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Full Online Book HomeLong StoriesKincaid's Battery - Chapter 57. Gates Of Hell And Glory
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Kincaid's Battery - Chapter 57. Gates Of Hell And Glory Post by :dgreen Category :Long Stories Author :George Washington Cable Date :May 2012 Read :2593

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Kincaid's Battery - Chapter 57. Gates Of Hell And Glory


The next sun rose fair over the green, rolling, open land, rich in half-grown crops of cotton and corn between fence-rows of persimmon and sassafras. Before it was high the eager Callenders were out on a main road. Their Mobile boy had left them and given the reins to an old man, a disabled and paroled soldier bound homeward into Vicksburg. Delays plagued them on every turn. At a cross-road they were compelled to wait for a large body of infantry, followed by its ordnance wagons, to sweep across their path with the long, swift stride of men who had marched for two years and which changed to a double-quick as they went over a hill-top. Or next they had to draw wildly aside into the zigzags of a worm-fence for a column of galloping cavalry and shroud their heads from its stifling dust while their driver hung to his mules' heads by the bits. More than once they caught from some gentle rise a backward glimpse of long thin lines puffing and crackling at each other; oftener and more and more they heard the far resound of artillery, the shuffling, clattering flight of shell, and their final peal as they reported back to the guns that had sent them; and once, when the ladies asked if a certain human note, rarefied by distance, was not the hurrahing of boys on a school-ground, the old man said no, it was "the Yanks charging." But never, moving or standing from aides or couriers spurring to front or flank, or from hobbling wounded men or unhurt stragglers footing to the rear, could they gather a word as to Brodnax's brigade or Kincaid's Battery.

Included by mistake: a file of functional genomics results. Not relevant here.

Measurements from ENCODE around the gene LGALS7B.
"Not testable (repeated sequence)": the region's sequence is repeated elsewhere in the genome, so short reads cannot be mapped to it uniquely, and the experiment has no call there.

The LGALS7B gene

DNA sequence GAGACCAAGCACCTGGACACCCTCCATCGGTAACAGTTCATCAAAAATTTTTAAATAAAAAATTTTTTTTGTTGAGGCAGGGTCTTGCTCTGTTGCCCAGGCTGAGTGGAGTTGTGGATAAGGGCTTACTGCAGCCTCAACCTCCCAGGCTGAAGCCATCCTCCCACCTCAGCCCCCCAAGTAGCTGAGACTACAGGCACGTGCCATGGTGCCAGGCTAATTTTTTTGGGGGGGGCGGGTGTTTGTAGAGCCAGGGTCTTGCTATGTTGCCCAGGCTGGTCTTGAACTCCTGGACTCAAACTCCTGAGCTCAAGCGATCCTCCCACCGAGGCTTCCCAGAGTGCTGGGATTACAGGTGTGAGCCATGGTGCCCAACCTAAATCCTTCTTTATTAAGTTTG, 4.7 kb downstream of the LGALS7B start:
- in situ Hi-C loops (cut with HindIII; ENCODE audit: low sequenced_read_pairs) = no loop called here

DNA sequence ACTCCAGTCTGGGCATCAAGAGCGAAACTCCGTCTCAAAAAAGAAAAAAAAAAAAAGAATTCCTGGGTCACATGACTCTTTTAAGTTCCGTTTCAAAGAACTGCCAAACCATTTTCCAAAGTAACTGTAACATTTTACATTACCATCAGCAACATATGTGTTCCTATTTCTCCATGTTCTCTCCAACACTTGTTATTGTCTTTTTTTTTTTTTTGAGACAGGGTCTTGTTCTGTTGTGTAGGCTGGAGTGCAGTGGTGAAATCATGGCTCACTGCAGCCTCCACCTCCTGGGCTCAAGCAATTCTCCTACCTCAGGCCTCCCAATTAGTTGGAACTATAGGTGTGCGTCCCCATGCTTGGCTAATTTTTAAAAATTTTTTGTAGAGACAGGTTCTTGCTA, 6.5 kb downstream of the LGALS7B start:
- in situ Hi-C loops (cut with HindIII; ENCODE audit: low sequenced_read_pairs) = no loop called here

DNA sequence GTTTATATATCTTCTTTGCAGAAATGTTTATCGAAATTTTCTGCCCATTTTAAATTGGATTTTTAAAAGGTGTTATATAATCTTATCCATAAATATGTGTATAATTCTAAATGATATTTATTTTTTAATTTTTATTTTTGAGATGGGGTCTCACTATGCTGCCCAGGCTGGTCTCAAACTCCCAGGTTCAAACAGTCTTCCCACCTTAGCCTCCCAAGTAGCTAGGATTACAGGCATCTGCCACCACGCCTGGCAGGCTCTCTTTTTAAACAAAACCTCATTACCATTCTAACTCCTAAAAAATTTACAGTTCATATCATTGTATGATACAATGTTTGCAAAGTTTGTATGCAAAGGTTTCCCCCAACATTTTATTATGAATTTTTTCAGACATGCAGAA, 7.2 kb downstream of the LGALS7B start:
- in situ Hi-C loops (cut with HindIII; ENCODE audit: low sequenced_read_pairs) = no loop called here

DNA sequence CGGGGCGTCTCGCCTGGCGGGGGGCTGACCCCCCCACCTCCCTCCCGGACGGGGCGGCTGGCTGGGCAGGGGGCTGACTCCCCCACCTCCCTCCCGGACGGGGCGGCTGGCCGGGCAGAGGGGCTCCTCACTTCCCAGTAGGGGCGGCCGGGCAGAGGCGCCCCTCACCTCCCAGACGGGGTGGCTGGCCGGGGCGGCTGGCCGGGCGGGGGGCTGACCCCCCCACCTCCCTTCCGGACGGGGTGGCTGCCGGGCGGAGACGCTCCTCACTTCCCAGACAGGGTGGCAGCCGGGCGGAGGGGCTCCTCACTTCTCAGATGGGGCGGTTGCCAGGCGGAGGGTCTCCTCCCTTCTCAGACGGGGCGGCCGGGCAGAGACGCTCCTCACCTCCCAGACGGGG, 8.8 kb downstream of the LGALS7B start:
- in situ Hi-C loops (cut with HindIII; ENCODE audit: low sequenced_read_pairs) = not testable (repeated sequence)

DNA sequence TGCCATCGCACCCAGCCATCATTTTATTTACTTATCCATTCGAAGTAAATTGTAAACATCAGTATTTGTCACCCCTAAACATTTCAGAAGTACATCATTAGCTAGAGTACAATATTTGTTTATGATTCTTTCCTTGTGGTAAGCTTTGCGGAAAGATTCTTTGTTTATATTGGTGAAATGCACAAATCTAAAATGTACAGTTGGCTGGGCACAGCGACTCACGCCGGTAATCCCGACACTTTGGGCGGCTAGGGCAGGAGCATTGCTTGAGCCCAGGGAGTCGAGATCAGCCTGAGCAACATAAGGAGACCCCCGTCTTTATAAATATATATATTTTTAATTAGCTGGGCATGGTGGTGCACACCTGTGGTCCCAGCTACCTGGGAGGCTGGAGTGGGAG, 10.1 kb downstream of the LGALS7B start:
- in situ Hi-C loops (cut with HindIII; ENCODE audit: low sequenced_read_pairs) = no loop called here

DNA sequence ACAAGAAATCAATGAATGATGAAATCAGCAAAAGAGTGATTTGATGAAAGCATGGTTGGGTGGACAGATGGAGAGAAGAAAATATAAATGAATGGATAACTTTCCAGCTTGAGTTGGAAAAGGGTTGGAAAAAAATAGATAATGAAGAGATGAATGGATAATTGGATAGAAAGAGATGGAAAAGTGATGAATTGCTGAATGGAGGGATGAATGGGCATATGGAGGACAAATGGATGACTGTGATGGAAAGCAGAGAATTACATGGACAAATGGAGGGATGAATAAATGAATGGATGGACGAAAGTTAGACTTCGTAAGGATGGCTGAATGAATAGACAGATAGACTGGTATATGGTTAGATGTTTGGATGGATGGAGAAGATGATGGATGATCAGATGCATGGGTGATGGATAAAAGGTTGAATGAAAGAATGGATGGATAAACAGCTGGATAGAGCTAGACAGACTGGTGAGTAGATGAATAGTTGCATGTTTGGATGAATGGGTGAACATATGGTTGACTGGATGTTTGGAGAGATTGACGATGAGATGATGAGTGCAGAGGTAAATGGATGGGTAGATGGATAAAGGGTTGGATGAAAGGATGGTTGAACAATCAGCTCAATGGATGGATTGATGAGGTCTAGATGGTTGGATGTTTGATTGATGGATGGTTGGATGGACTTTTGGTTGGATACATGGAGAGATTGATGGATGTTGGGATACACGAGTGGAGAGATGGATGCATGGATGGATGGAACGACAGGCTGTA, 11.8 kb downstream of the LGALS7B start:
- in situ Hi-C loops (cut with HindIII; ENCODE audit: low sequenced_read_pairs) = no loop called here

"Kincaid's Battery hell! You get those ladies out o' this as fast as them mules can skedaddle."